The problem for Chinese banks is often the limitation for daily trading, the currency band. As in early 2014, China's central bank was not attempting to "drive out speculators" seeking to profit from a further upward move, it was acknowledging that Chinese banks were having so much trouble with "dollars" that the price they were being forced to pay would have violated the currency restriction, and thus caused all sorts of worse negative consequences ("dollar" defaults that would surely have turned into a total eurodollar blackout for China's banking system) were it not addressed as it was.

Of course, the most famous of these violent "dollar" disruptions was August 10, 2015. At the time, and even now, nobody knew what to make of it. It was shocking and unexpected and every other adjective that flew in the face of convention. It should not have been, however, as it was simply the same if much larger "dollar" shakeup as in early 2014. The "dollar" shortage had become so acute by that time the PBOC was forced to let Chinese banks pay an enormous premium (CNY went from 6.20 to 6.38 in one day) for "dollars" else a great many of them likely would have again defaulted (or been forced to call in dollar loans across China's corporate sector that couldn't have been repaid right at that moment) on eurodollar markets.

What the Chinese have done to try to combat this problem since early 2014 is really quite simple, though the how's and what's are not. Almost taking turns, the PBOC "supplies" "dollars" in derivative operations, either direct forwards or covered forwards (as well as a few other transactions and techniques like term repos), that show up in traditional accounting as "selling US treasuries." The problem of "selling US treasuries" is the currency "third law"; reducing "dollar" balances on the PBOC's balance sheet has the effect of reducing RMB for internal use in China. Therefore, we can indirectly detect PBOC "dollar" operations by when they also undertake RMB policies, even "targeted", to offset them (action/reaction).

The timing isn't always exact, but by and large because of the methods of intervention and counter-intervention the exchange rate swings almost like a pendulum. Forward cover comes with a maturity, an expiration that must be added to the "dollar" conditions at that time in the future. Owing to convention dating back centuries, three months is the typical tenor. It gives the deploying central bank just enough time, it hopes, for conditions to change, while at the same time being short enough so as to not elevate too far the very real costs of mediation.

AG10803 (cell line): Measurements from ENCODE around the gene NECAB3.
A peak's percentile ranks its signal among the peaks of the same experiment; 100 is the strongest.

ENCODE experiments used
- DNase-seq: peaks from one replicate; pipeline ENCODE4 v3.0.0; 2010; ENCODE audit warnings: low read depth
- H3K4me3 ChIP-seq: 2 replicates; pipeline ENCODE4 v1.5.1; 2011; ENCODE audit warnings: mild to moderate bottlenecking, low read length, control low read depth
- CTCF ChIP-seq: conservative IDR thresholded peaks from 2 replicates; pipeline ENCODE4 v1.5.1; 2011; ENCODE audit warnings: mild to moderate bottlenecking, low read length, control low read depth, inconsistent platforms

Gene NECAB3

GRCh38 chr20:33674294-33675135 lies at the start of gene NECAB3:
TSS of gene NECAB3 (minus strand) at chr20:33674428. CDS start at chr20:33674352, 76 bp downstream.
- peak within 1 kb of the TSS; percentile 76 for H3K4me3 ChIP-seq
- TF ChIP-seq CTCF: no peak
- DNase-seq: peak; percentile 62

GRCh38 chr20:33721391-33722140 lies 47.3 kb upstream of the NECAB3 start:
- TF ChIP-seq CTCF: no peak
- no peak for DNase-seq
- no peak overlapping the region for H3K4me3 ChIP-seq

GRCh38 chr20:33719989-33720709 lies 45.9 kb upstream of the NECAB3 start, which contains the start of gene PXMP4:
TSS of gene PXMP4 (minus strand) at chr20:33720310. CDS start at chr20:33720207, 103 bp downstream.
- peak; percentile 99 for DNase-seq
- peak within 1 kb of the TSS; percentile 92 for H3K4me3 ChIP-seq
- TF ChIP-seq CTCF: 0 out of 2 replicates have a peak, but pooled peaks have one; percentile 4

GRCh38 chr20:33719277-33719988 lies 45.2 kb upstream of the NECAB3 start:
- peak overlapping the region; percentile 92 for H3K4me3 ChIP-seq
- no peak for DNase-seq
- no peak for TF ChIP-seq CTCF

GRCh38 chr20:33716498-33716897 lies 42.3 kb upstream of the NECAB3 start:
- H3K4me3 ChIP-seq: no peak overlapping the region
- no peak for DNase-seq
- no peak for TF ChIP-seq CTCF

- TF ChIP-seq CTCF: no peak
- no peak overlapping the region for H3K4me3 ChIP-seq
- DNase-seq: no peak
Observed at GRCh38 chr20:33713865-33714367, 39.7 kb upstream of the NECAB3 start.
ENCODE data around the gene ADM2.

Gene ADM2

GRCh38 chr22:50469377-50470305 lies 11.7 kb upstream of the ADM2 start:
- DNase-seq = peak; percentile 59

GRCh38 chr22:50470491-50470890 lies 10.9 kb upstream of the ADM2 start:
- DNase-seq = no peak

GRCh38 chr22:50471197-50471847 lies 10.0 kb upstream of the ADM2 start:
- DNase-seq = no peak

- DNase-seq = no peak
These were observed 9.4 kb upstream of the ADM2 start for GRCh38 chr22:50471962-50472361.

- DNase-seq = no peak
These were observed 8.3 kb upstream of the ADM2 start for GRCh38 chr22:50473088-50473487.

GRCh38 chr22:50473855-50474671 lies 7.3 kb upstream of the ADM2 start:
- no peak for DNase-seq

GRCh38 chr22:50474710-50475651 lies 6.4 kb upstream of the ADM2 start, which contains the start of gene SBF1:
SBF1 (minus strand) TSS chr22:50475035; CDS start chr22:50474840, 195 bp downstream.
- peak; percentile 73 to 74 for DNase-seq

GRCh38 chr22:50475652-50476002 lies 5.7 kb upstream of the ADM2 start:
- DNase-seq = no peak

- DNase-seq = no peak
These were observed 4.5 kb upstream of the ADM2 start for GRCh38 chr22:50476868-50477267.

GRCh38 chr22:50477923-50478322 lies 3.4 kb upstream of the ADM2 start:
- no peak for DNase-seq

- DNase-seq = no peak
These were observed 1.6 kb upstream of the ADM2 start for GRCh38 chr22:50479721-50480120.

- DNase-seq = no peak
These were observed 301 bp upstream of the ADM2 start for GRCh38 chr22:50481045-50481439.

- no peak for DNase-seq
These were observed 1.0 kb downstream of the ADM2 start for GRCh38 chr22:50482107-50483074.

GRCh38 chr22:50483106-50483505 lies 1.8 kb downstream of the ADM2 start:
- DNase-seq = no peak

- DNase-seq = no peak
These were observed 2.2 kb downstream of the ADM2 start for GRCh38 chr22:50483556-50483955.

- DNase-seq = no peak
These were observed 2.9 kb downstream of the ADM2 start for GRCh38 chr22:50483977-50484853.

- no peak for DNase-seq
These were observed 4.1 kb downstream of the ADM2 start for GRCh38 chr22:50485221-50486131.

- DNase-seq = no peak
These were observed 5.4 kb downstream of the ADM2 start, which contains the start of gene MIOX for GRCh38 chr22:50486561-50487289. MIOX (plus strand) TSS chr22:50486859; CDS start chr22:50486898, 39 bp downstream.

What you will find on the chart for CNY in its descent since early 2014 are these nearly regular interruptions; though the first two in 2014 stray beyond what seems to be three months, partly because there is some difficulty in timing their start. After last August, however, it has been almost exact, regular as a ticking clock. From the day the PBOC almost certainly intervenes, meaning that CNY suddenly stops its downturn and either goes sideways or higher (with that direction telling us something about the intensity of that operational interruption), you can be sure that three months later CNY will be falling all over again.

The reason for this regularity is also quite simple, owing to the great mistaken assumption on the part of all central banks, even those that are actually aware of how the "dollar" world works. In other words, by writing huge forward "dollar" cover, as a central bank you expect that three months later the storm will have passed; that any "dollar" shortage will be over such that your local banks can easily source "dollars" again and you can cover what you had written. If it isn't over in three months, you have just made the situation that much worse because now your banks are still facing a desperate "dollar" gap at the same time you have to cover, adding that much more to the "dollar" deficit. The worse it gets for China, the more likely it spreads far beyond China.

The overall direction of the Chinese currency as well as the regular pendulum swings it takes on its way leave no doubt as to what is truly wrong - "dollars." Economists have tried to attribute these movements to all sorts of other factors, including, as noted above, declared war on speculators. By the end of 2015, however, the media was claiming that the PBOC was again on the warpath against "speculators", this time those betting in the opposite direction.

The problem is eurodollars, and therefore the problem for interpretation is not just rigid ideology, but even for those who are open-minded enough to realize the unsuitability of mainstream beliefs, it is that the eurodollar is not a thing. It's not as if we can go into the PBOC, the vaults of any of its banks, or even those in the global market claiming to have them and count stacks of eurodollars neatly piled and assayed in the corner. They don't exist, more a virtual currency than anything, and in reality, to my view, share far more similarities to a computer network than actual currency.